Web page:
One of the few females who have achieved royalty status in hip-hop, Lauryn Hill is multi-talented. She not only won 5 Grammy awards for her only solo album, where she sings, composes all the songs and produces. But she’s also an actress and mother of 5 kids.
There are many women in hip-hop, but very few of them are top rappers. She started her musical career with the Fugees. A group who got together in South Orange, New Jersey, Lauryn’s hometown. In high school, she experimented with her friend Pras Michel by creating a group who rapped in different languages. They went by the handle Tranzlator Crew. Pras’s cousin Wyclef Jean came by one of the recording sessions, joined the group and this trio became The Fugees. One of the first females to rap on TV, she freestyled on MTV with The Fugees in 1994, earning much respect with her gritty, urban poetry.
The Fugees recorded two albums, Blunted on Reality and The Score. The Score was a huge Grammy winning hit for them. The song The Score is a classic. Lauryn moves seamlessly from velvety, strong singing to smart, personal raps. No one else can do it that well.
It’s pretty evident that there were tensions between the alpha personalities in The Fugess (rumors were that it was between Wyclef and Lauryn, but who knows what really happened behind the scenes). All three Fugees went on to solo careers. Lauryn’s was by far the most successful, taking home 5 Grammys in 1998 including best solo album and best new artist. I always guessed that the opening track was a message to Wyclef. “Don’t you understand universal law? What you put out comes back to you son!” She’s obviously not happy about what happened between them, but her words talk about taking herself higher and putting that anger behind her. Putting their conflict behind her. Somehow she manages to be both wise and strong while letting it all out. Advising him to watch his step or it will take him down the wrong path.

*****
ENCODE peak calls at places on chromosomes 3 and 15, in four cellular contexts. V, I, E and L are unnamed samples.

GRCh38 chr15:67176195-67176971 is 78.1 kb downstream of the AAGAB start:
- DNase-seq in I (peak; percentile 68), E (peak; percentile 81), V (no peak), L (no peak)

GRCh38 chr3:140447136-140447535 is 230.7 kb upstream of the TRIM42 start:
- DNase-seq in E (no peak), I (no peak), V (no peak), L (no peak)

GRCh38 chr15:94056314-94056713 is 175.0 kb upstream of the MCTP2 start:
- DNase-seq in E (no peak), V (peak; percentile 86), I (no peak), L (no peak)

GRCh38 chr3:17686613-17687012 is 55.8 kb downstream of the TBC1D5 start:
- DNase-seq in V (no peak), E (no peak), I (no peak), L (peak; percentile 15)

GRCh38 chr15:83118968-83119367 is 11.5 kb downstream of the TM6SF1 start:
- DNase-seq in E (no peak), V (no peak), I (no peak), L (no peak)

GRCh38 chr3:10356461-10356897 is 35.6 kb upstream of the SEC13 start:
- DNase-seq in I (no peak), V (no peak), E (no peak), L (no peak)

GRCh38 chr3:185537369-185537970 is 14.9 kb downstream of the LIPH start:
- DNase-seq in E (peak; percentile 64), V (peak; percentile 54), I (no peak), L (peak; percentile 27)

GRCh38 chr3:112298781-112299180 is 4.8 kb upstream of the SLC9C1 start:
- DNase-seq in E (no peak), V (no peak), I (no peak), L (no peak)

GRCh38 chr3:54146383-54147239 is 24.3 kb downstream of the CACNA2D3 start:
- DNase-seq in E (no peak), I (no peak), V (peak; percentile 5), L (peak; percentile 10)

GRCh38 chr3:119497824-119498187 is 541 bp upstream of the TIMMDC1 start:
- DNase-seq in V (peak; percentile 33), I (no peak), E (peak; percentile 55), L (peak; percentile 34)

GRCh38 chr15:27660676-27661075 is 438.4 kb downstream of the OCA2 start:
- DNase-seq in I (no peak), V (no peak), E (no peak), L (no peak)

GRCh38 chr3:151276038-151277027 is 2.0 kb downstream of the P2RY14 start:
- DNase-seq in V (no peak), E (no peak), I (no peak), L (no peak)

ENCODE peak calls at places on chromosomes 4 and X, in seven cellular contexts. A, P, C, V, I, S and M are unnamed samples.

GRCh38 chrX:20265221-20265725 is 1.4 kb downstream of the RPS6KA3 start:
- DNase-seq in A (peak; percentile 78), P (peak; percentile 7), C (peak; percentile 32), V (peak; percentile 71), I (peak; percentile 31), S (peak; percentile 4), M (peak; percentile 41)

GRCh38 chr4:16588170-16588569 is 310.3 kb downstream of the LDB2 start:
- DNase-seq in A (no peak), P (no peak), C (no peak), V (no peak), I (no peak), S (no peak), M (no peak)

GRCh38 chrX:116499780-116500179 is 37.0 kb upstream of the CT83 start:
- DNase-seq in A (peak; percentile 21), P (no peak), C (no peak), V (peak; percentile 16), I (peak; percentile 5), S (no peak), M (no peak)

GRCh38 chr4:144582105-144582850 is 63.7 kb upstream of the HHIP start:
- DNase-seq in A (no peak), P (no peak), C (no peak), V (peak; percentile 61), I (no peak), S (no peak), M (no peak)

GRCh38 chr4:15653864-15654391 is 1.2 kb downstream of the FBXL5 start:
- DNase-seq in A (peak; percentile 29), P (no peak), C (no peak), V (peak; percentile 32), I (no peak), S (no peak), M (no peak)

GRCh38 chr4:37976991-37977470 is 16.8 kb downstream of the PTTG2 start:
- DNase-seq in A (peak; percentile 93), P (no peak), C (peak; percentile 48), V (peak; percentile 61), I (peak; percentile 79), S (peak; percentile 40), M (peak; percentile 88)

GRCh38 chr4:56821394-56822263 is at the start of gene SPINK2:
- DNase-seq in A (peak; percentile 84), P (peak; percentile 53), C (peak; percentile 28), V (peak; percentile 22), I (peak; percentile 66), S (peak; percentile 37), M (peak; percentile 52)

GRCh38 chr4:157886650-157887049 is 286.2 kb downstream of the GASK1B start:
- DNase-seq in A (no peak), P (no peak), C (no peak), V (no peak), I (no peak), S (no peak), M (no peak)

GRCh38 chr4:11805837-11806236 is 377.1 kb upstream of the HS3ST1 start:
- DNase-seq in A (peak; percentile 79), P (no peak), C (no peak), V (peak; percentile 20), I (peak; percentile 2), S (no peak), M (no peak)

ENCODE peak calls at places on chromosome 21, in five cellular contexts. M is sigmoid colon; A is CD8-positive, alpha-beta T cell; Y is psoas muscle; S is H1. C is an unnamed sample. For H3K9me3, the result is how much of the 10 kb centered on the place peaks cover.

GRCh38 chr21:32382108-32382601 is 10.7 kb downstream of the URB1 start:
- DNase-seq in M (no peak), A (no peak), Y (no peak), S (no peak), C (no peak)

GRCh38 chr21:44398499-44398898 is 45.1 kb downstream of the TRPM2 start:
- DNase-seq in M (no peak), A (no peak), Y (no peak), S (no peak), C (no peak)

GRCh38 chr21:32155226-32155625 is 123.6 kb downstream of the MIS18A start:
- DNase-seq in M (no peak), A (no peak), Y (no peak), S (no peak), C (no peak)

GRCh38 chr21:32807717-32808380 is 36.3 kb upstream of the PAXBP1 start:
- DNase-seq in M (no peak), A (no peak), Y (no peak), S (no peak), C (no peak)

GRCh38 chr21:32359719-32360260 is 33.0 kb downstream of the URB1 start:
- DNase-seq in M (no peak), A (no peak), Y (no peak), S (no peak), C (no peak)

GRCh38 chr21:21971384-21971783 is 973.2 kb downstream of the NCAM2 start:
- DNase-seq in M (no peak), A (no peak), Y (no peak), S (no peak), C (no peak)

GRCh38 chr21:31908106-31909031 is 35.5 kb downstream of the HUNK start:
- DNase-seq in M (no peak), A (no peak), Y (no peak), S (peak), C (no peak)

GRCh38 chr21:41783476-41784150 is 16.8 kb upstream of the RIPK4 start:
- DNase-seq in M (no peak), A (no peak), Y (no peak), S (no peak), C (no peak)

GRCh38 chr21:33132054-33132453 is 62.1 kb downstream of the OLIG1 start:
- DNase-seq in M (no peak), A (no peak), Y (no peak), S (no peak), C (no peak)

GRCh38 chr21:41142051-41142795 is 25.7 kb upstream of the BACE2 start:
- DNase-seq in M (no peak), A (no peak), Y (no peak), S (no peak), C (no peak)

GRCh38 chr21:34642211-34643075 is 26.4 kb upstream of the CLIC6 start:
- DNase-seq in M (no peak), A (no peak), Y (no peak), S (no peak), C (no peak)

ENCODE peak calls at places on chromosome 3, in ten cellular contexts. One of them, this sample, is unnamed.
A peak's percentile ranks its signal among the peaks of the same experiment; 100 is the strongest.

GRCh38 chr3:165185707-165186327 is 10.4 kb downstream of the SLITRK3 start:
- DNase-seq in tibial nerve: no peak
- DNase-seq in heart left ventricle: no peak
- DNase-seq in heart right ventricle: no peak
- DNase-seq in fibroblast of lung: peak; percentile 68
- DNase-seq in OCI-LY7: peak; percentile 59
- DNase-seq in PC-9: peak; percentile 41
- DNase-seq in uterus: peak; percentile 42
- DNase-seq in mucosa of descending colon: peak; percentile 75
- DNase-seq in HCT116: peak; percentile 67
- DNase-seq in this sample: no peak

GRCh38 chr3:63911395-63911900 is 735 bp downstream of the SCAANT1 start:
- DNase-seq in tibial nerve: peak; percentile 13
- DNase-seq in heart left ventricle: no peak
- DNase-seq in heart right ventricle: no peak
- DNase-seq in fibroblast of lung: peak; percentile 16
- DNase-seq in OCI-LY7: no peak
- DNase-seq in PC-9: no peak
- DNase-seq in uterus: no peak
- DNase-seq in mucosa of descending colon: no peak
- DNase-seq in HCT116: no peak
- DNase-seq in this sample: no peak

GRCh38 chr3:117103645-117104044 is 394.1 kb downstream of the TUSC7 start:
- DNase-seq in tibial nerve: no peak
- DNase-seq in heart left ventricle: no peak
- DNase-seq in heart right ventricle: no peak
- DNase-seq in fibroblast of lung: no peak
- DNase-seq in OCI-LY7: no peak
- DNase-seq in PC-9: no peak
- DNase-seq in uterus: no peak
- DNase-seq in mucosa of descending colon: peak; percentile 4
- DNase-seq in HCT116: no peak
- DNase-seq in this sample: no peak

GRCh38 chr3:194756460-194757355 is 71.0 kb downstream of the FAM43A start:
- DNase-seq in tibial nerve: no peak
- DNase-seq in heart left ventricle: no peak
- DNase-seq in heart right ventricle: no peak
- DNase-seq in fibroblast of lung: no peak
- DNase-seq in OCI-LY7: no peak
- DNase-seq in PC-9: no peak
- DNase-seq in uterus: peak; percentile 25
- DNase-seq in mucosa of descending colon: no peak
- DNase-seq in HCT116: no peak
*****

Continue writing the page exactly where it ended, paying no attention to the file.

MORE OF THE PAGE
What makes Lauryn Hill one of the top performers on earth is not only the talent for singing and writing that she was born with. But also she makes every song very personal. On the solo album “The Miseducation of Lauryn Hill” she tackles the subject of her surprise pregnancy, how friend advised her to end it, and how she chose her child and fell in love with him on first sight. Connecting in the deepest way she ever had.
After the solo album, Lauryn mostly dropped out of the public eye and rarely gave interviews or performed. There was a 2002 MTV album and an appearance in Dave Chappelle’s Block Party Movie in 2004. Her song in Chappelle’s Block Party was stunning. The whole movie is a raucous, wild, noisy party on a NYC city block. The crowd yells and talks through the whole thing. But what’s amazing is that when Lauryn steps out on stage to perform the whole city block goes quiet with anticipation and respect. It’s something to see. Then she starts into this song “Killing Me Softly” (which I’ve always hated) and it’s the most gorgeous thing ever. She makes it new, relevant and we feel every note.
In a 2010 interview with NPR, when asked why she stopped putting out music she says “There were a number of different reasons but partly, the support system that I needed was not necessarily in place. There were things about myself, personal growth things, that I had to go through in order to feel like it was worth it.”